Transport Airports

How US Airway’s Charlotte hub became one of the most successful airports in the country

Excerpt from The Street

Dec 17, 2012 10:37 am

Skift Take

Charlottte consistently gets planes off the ground and to the gates on time, but would an AA merger exponentially increase the success of the airport with more departures and more passengers, or could overcrowding ruin the good thing that it has going?

— Samantha Shankman

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Daniel Betts  / Flickr.com

US Airways Boeing 737 jets line up at Charlotte/Douglas International Airport. Daniel Betts / Flickr.com

With creditors in the American bankruptcy case apparently in the late stages of evaluating a merger, many in the airline industry except US Airways and American to combine early in the coming year. That would make Charlotte the second biggest hub for the world’s largest airline.

But even without a merger, Charlotte is growing. Next year, non-stop service to London Heathrow will begin March 30…On May 5, Charlotte-Sao Paulo, Brazil service will begin… US Airways has said that a merger would mean about 50 additional daily departures, as it would push more passengers through Charlotte.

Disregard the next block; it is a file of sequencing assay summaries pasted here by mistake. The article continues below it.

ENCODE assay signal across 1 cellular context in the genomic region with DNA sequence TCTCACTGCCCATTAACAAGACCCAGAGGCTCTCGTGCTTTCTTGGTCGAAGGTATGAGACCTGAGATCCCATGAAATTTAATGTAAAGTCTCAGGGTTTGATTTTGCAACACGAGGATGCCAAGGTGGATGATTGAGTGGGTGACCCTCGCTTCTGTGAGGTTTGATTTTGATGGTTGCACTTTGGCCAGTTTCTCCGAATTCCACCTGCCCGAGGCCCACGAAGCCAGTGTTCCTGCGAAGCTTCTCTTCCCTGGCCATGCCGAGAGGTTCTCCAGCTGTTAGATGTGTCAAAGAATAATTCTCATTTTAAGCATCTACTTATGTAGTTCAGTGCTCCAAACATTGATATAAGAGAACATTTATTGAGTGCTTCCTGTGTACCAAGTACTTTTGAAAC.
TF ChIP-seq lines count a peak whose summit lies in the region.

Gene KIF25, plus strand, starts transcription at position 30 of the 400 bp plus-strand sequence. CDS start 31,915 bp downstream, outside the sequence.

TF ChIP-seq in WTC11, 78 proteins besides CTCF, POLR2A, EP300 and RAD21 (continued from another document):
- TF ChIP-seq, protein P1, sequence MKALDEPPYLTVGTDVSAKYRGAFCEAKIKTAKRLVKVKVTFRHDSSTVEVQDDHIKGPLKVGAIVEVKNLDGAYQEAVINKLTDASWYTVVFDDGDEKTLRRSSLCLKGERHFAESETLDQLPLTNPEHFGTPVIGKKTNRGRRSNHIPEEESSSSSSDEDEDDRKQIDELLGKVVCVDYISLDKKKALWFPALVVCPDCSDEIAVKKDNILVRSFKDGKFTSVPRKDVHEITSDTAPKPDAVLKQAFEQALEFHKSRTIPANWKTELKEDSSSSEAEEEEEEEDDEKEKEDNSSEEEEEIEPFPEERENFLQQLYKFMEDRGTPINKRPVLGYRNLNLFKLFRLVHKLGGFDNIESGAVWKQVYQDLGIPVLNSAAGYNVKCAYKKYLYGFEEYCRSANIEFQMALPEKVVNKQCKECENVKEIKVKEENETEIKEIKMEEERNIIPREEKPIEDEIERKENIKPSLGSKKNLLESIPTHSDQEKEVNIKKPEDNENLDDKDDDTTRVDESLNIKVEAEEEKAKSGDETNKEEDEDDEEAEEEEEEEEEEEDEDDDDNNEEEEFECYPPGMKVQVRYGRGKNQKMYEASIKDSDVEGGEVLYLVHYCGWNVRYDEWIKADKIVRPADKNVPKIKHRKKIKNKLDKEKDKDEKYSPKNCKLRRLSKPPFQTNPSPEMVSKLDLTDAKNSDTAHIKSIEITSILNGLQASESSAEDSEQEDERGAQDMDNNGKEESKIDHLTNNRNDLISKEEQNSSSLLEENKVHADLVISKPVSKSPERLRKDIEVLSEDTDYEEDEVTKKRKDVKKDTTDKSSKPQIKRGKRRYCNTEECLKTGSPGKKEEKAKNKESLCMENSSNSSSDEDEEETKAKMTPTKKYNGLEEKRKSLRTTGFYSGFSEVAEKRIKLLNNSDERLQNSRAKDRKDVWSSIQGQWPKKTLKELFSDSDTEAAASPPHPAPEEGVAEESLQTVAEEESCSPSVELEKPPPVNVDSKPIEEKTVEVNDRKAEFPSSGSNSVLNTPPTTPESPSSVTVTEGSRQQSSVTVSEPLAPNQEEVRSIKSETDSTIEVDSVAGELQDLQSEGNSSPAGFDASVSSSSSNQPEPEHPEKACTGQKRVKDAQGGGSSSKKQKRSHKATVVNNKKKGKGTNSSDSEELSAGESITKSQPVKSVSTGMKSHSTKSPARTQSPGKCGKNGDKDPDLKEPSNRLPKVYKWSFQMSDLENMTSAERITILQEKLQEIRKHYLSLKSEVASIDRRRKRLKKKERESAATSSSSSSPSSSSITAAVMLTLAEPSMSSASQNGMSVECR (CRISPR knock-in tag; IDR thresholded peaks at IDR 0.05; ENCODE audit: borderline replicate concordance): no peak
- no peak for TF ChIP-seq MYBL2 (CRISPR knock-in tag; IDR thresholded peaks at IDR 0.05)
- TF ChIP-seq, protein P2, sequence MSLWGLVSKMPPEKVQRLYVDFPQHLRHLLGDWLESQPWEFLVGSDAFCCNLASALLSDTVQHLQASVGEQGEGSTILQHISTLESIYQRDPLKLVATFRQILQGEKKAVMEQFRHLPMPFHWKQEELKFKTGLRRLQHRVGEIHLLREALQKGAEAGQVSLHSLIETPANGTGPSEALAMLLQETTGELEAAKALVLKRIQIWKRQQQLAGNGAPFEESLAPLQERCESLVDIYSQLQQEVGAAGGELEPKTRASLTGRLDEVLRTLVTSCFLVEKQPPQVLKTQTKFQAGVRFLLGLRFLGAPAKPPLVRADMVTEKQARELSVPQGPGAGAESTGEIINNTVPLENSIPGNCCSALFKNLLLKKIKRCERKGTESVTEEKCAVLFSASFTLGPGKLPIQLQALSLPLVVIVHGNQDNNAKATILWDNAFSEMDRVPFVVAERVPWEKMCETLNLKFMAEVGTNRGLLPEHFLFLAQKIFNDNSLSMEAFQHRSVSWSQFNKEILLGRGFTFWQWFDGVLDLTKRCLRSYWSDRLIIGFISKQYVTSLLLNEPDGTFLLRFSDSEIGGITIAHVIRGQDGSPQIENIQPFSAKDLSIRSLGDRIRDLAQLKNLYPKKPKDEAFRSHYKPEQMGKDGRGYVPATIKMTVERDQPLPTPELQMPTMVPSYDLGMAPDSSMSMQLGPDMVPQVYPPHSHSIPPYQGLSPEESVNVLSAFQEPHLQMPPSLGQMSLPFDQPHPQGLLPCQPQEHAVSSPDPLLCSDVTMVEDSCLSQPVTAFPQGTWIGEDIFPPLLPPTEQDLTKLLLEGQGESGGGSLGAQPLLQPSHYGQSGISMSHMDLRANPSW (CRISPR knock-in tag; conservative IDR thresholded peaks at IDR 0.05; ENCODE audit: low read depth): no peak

Throughout the year, Charlotte’s operational performance was strong. Pope ticked off metrics including a best-ever, 11-month 68.1% rate for aircraft departing by D-0, or exactly as scheduled; a best-ever 79.2% for aircraft arriving on time, and a best-ever 73.4% rate for successful aircraft turn times, as measured against a base of how long it ought to take.

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